This week, more than 2,200 people from nursing homes in the United States filed a class action lawsuit in a New York federal court over their deaths at nursing homes, alleging that they were forced to sign over their lives and homes to nursing home operators.
The lawsuit was filed by two women who died at a nursing facility in Florida, and was brought on behalf of all women in the U.S. who died after being forced to live at a home without a plan or even adequate health care.
The case, which was dismissed last year, brought a strong national outcry over nursing home abuses, which often left women without access to medical care or the ability to access basic necessities.
Here’s what you need to know about the lawsuit.
What’s the lawsuit about?
The lawsuit, filed in federal court in New York on Wednesday, alleges that the nursing home industry, led by the National Association of State Colleges and Hospitals, is violating federal law by requiring women who were forced into nursing homes to surrender their lives.
According to the complaint, the Nursing Home Association of America and the National Home Care Association both have a history of refusing to accept new patients who want to become residents.
The National Association claims that its mission is to provide homes with the highest standards of care and the highest quality of care for its members.
The Association also says it has a strong commitment to improving patient outcomes, including the quality of health care and long-term care care, and that it does not discriminate against patients based on race, color, national origin, religion, sex, disability, age, sexual orientation, or genetic information.
What did the plaintiffs do?
They were told they would have to give up their homes and lives to join a nursing plan that would ensure their care would be as safe and dignified as possible, the lawsuit said.
The plaintiffs, who include three women from Miami-Dade County and one from Georgia, were told the homes would offer health care options that included nursing home care, as well as home-based day care and daycare for infants.
The homes would also offer the option of providing care in other settings, including in-home and outpatient facilities, the complaint said.
At the time, the plaintiffs were enrolled in home- based nursing care and were offered the option to enroll in other home-related services such as home visits, physical therapy, occupational therapy, and medication.
The complaint said they were also told that if they did not sign up for these plans, they would be moved into a nursing care facility that would not meet their needs.
What were the plaintiffs told?
The complaint alleges that when the plaintiffs first learned of the nursing homes plans to move into new nursing homes with better care and less safety, they were told that it would be “in their best interest to enroll at other facilities.”
According to The Miami Herald, the women were also offered the opportunity to enroll with a nursing group at another nursing home, but were told, “We are not going to allow you to join our home group.”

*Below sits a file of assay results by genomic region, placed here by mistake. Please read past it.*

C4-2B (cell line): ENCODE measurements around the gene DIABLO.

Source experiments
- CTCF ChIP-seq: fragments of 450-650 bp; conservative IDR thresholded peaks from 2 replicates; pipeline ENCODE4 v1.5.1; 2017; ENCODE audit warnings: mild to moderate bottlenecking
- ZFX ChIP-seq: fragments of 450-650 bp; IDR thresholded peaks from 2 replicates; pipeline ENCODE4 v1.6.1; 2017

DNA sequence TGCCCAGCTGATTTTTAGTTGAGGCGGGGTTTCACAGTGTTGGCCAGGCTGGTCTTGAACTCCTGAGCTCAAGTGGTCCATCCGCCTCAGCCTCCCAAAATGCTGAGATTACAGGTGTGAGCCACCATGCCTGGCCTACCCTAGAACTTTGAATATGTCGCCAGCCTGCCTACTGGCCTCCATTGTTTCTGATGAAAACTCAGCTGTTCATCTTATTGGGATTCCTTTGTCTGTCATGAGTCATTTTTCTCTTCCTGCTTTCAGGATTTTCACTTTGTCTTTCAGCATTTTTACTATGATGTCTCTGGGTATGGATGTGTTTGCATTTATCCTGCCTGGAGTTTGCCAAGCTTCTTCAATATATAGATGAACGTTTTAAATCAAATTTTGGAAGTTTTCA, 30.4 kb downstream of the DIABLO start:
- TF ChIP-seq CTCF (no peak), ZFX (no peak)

The plaintiffs are represented by the Institute for Justice, which is representing the plaintiffs.
What are the nursing industry’s claims?
The National Home CARE Association says the nursing Home Association has a long history of opposing new residents who want care at their homes.
In 2015, it told The Washington Post that “new residents are not welcome” at its nursing home.
The group also told The New York Times in a 2015 story that new residents would not be allowed to visit their homes for two weeks after their first visit, and would not receive care for at least a week after that.
The nursing home association has also said it will not let new residents join its home-oriented programs, and has said it has “zero tolerance” for nursing home residents who “frequently, aggressively, and inappropriately” seek care.
In 2016, it also said that the National Hospital Association does not allow new residents to attend its nursing homes.
The New Jersey Department of Health and Mental Hygiene has said that “New Jersey has not seen a single instance of a nursing center refusing to accommodate new residents.”
It added that “the vast majority of new residents are admitted to a nursing residence after being certified and verified to receive a home care certificate.”
In a statement, the National Health Care Association, which represents nursing homes nationwide, said that it is “disappointed in the actions of the plaintiffs” and that “there is no basis for the claims of the Plaintiffs.”
The association did not immediately respond to a request for comment.
What do the lawsuits have to do with nursing home abuse?
The nursing homes involved in the lawsuits were operating under the Nursing Care Association’s nursing home plan, which required new residents in nursing homes and other residential settings to sign a commitment that their care at the homes and their health care would not change if they chose not to enroll.
Under that plan, a nursing staff member was responsible for the care of new home residents.
Under the proposed plan, if a nursing worker were to see a patient with a